Wine's a funny thing. People both love it, and are terrified by it. Wine lists and wine stores can both be pretty intimidating, and I get it: there are so many dang choices! Unless you dedicate yourself to really studying grapes and vintages (not to mention countries and regions) it can all feel pretty overwhelming.

I love wine, and I find learning about it endlessly fascinating. And honestly, the best way to learn about wine - besides making friends in the wine industry (always a great idea!) - is to taste it. Try out different bottles, keep a journal and take notes - what aromas do you smell? What flavors do you taste? What do you like and not like? Reading about wine helps as well, but ultimately, it's your own palate that will guide you. To educate myself over the years, I've worked in several wine shops. For a wine enthusiast, that's the best (and cheapest!) way to get a crash course in wine varieties. By working in wine shops, I've been able to taste so many wines, talk with winemakers and wine salespeople, and learn from customers as well.

One of the biggest misnomers out there is that in order to find a good bottle of wine, you have to pay a fortune. Not true! When I'm buying everyday bottles, I usually won't pay more than $15. I love finding inexpensive gems - several of which I've selected to pair with your Thanksgiving Day meal.


In general for a dinner party (Thanksgiving being no exception), I like to start out with something sparkling to serve with hors d'oeuvres. Why sparkling? One, it's festive. And if you get a Brut (which means "dry"), the acidity will cleanse your palate and get it ready for the meal. I don't generally like serving red wine at the beginning of the night as it can dull the palate (especially if it's a heavier red wine). I like to progress from sparkling to something crisp and white, and then to a red for the main course.

For Thanksgiving, I recommend starting out with a sparkling (like Prosecco or cava or cremant) pre-party, then serving a choice of white and red with the meal. Turkey, gravy, and the slew of sweet and savory Thanksgiving sides lend themselves to a white with some body, nice acidity, and round fruit (like Gruner Veltliner, Chablis, or an unoaked Chardonnay) and to a lighter bodied red with bright fruit and a bit of earthiness (Pinot Noir is a great choice, with gamay being a great backup).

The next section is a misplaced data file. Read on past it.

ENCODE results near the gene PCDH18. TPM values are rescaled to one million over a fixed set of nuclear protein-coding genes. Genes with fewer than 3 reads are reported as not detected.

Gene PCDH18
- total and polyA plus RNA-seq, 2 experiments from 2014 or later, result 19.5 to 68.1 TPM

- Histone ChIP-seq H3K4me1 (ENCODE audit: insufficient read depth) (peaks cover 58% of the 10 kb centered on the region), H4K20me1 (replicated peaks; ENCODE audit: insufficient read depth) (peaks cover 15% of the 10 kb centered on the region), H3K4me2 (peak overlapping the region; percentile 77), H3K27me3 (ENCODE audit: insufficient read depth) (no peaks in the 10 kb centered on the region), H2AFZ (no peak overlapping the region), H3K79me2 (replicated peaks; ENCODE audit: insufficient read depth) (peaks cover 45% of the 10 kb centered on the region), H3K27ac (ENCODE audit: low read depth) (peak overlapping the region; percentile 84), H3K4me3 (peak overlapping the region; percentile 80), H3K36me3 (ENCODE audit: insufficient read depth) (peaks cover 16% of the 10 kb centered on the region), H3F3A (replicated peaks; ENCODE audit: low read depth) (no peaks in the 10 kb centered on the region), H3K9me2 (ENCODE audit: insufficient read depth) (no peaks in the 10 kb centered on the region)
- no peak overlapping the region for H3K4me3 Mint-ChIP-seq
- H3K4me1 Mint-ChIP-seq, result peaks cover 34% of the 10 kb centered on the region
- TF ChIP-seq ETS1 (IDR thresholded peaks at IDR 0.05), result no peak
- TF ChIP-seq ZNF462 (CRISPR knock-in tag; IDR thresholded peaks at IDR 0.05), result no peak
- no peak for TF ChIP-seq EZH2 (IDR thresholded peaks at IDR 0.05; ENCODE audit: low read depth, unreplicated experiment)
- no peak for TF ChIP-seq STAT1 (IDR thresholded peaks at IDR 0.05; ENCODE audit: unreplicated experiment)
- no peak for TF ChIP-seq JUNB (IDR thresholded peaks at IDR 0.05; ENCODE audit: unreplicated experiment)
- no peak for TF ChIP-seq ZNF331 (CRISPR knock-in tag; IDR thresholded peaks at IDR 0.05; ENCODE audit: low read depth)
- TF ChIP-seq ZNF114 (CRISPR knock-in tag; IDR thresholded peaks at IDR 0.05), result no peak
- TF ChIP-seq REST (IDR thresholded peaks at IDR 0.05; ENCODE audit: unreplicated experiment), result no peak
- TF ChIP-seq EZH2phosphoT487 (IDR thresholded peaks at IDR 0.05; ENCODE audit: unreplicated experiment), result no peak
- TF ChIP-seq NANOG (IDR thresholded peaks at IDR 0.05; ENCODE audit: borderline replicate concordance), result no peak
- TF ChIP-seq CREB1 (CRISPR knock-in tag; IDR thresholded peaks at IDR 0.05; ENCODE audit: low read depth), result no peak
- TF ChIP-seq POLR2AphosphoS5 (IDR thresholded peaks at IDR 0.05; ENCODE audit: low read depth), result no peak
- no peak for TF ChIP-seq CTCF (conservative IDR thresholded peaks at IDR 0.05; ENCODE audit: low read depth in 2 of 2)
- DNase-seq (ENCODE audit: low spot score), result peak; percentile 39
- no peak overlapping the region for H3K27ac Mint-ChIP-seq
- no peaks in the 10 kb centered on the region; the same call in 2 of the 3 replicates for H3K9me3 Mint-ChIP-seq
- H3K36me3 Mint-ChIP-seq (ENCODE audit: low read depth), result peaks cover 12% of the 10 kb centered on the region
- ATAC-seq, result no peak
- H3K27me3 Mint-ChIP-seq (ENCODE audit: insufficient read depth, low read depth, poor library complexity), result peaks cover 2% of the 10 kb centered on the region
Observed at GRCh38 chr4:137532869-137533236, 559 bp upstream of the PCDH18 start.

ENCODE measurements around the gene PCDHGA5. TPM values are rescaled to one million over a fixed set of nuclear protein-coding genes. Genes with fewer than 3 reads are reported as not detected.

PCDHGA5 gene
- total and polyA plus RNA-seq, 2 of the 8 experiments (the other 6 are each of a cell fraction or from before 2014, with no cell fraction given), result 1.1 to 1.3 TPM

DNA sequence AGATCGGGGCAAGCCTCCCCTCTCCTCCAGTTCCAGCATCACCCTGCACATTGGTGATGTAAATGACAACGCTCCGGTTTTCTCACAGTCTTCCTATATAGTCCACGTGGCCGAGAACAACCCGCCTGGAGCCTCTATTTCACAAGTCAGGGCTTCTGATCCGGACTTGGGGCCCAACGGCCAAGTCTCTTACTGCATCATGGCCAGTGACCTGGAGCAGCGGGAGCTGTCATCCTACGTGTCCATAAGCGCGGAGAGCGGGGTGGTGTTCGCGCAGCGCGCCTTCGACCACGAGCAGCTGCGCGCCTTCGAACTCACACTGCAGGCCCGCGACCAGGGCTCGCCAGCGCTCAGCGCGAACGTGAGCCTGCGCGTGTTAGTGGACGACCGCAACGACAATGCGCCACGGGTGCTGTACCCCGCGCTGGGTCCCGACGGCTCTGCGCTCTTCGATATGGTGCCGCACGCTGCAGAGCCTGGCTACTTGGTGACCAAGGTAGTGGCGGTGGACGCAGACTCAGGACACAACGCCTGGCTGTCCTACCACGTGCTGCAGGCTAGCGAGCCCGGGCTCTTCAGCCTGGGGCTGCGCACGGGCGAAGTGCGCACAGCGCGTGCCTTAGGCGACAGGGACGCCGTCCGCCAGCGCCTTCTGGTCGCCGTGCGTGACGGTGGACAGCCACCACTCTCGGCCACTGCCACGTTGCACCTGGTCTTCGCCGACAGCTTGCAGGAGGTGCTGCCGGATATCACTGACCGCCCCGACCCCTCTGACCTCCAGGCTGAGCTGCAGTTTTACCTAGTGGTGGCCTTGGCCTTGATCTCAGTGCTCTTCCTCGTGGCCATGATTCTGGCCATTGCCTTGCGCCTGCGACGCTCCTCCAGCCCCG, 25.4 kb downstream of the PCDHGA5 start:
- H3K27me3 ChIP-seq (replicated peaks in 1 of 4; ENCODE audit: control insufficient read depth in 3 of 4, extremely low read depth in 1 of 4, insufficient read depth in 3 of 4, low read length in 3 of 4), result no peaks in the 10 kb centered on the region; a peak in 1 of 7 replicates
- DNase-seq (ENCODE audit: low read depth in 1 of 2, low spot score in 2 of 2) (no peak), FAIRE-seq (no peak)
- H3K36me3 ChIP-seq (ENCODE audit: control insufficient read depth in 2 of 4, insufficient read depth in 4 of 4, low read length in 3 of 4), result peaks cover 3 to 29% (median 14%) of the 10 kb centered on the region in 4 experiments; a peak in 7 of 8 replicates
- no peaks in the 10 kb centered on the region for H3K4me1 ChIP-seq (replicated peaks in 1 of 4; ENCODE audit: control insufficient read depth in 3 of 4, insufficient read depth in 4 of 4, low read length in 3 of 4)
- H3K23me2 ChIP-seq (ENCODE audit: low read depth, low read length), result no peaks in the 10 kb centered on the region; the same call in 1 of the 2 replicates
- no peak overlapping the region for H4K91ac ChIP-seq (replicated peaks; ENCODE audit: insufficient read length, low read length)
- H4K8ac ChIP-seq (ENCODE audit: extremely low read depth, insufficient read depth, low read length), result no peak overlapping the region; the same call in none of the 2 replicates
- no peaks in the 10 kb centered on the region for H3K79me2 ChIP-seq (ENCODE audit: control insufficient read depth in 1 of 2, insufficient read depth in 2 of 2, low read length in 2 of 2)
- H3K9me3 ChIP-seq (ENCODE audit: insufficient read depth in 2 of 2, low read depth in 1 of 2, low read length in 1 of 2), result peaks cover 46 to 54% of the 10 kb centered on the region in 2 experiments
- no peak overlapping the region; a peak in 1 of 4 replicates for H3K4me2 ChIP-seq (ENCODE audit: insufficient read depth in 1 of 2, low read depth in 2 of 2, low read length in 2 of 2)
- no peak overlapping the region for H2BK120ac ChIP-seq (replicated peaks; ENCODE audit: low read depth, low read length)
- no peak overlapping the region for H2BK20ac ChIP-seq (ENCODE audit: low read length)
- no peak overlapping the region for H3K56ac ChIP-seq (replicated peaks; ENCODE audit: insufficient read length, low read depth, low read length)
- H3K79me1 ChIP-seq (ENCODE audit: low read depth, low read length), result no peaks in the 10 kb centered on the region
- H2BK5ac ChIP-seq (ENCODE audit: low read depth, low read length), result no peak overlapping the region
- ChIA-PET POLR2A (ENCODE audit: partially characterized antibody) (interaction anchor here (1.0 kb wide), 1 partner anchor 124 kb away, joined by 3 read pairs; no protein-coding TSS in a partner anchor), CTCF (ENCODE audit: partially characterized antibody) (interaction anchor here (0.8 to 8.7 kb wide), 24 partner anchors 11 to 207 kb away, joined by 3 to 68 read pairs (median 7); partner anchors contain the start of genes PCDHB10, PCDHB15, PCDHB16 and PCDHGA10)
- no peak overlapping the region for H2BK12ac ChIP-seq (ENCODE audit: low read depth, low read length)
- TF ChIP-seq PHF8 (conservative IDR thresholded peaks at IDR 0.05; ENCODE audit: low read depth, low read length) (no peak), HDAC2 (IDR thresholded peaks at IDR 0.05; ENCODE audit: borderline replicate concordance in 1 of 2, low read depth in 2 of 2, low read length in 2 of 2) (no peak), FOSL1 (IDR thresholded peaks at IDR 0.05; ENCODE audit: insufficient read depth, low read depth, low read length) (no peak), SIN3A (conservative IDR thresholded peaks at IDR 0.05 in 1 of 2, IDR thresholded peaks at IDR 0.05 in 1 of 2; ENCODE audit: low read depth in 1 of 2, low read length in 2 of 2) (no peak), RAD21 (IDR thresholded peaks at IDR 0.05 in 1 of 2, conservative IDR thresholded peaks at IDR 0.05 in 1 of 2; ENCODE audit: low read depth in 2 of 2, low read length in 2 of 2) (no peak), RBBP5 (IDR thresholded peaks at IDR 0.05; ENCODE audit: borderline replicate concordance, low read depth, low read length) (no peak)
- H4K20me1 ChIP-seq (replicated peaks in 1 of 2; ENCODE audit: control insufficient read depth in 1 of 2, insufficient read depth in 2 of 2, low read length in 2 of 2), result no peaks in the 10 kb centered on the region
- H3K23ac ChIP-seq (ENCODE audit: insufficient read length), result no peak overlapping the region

I've selected a round-up of my favorite budget picks (each bottle is only $12) as well as my "baller" picks for those of you who want to go all out. My high-end picks are some of my favorite French bottles that would be gorgeous accompaniment to your turkey-day feast (or any feast for that matter!). Cheers!



PROSECCOCa Furlan Cuvee Beatrice Extra Dry Prosecco ($12)

An Italian sparkling wine made from Glera ("Prosecco") grapes, produced in the regions of Veneto and Friuli Venezia Giulia, in the hills north of Treviso. This non-vintage bubbly has light citrus flavors, a hint of minerality, and just a touch of sweetness. A perfect pre-meal aperatif.

GRÜNER VELTLINERWeinberghof Fritsch Windspiel Grüner Veltliner 2012 ($12)

Crisp and dry, with ripe stone fruit flavors and fantastic acidity, Grüner Veltliner is an extremely food-friendly white wine - and it's a perfect partner for Thanksgiving day turkey. Winemaker Karl Fritsch is well-known in Austria's Wagram region for creating distinct terroir-reflective wines, and this wine is no exception.

PINOT NOIRGravelly Ford Pinot Noir 2011 ($12)

This Central Valley, California pinot noir wine is medium-bodied with lots of bold red fruit flavors (think: cherries and raspberries) with an earthy finish and soft tannins. It's a great compliment to turkey, stuffing, and vegetable sides, without overpowering any of the meal's flavors. It's also an incredible bargain at $12!!



CHAMPAGNEBillecart-Salmon Brut Rose NV ($85)

This is my all-time favorite rose bubbly. Barely blush-colored, with clean mineral notes, amazing acidity, and fragrant red fruit flavors, this wine is elegance personified. Whether you try it tomorrow, or save it for a New Year's Eve celebration, beware: you will fall head over heels in love.

CHABLISChablis Grand Cru Les Preuses William Fevre 2007 ($66)

I had the privilege of tasting this wine a few years ago in the actual vineyard where the grapes were grown (see the picture above). I love Chablis for its minerality and creaminess, and William Fevre makes some of the best bottles out there. Though the traditional pairing for this bottle would be shellfish or seafood, I think it actually pairs nicely with roast turkey and heartier side dishes like stuffing and sweet potatoes. The bright acidity of the wine cuts right through those rich flavors.

PINOT NOIRDominique Laurent Chambertin-Clos de Bèze Grand Cru, Cote du Nuits, 1997 ($265)

This wine is just amazing. We were given this as a gift and opened it recently while doing our taxes (we didn't quite realize what a nice bottle it was until after we had opened it!). The nose on this wine was stunning. You're immediately hit with aromas of spice, red fruits, and a lot of Burgundian earthiness (which I love). The color is jewel-red and the layered flavors improve as the bottle opens up. This wine would be the shining star of a Thanksgiving table.